4. Grab Some Drinks at a Beach Bar

Cabarete Domincan Republic Nightlife

Photo Credit: Heather Ellison Photography

If the wind doesn’t blow and your afternoon is free, well it’s never too early to simply start drinking. Luckily, Cabarete has a string of beach bars set right beneath the palms where it’s all too easy to kick back with a cocktail and start the gradual descent into tomorrow.

While choosing a bar in town can be tough, I recommend Mojito Bar for their affordable combination of sandwiches and cocktails. The location is prime, the vibe is strong, and the tax is already included in the menu price, which is something rare for this stretch of beach.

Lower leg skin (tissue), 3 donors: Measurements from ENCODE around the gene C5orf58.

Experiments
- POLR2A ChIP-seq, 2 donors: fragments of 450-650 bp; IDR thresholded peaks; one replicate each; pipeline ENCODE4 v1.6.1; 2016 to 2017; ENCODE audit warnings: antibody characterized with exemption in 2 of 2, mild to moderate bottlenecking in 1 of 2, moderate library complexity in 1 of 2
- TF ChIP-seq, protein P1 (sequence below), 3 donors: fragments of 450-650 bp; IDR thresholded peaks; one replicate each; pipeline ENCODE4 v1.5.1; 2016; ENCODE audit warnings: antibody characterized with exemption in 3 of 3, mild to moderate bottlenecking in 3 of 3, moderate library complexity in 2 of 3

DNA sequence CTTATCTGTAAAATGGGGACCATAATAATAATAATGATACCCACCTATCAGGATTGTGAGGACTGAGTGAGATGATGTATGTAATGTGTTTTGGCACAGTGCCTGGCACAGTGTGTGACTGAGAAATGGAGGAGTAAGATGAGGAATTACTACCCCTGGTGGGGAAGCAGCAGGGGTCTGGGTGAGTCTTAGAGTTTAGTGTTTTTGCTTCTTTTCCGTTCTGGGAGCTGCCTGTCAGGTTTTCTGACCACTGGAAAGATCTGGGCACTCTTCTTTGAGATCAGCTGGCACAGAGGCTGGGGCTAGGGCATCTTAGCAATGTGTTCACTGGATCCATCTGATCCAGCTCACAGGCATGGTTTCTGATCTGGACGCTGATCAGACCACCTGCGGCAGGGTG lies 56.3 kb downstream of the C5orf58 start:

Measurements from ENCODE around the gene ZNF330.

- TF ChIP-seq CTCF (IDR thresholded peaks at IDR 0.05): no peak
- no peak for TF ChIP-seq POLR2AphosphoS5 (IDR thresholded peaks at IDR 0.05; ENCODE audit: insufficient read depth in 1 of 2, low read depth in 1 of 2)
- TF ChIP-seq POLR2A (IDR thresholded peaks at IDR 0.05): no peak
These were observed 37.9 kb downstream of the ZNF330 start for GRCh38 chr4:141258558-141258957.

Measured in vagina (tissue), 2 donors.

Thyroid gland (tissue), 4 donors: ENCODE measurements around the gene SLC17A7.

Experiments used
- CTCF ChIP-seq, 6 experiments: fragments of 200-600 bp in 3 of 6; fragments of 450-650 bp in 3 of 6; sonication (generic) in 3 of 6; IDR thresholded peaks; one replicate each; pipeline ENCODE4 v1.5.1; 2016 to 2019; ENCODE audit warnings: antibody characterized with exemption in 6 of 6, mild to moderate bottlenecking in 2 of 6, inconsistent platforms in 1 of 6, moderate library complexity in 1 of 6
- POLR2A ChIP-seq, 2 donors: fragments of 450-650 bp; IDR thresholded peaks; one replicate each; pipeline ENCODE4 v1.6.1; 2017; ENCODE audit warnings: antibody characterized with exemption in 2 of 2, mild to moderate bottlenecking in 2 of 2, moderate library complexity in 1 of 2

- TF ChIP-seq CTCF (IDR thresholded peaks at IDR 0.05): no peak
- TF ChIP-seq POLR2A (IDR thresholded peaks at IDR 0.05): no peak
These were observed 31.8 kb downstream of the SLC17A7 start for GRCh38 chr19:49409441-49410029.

5. Go Mountain Biking

mountain biking

Photo Credit: tonylanciabeta on Flickr

Even though Cabarete is definitely a beach town, the mountains of El Choco National Park are only a short drive away. This protected area covers 48 sq. miles of jungle and pastureland, and it’s also criss-crossed by mountain biking trails which range from easy to technical.  Local tour operator Iguana Mama offers multiple mountain biking excursion within the park, or, if you’d rather explore on your own two feet, there are also trails which depart from outside Cabarete into the hinterlands of the park.

6. Take A Walk or Jog Down the Beach

Kite Beach Cabarete Dominican Republic

Photo Credit: Heather Ellison Photography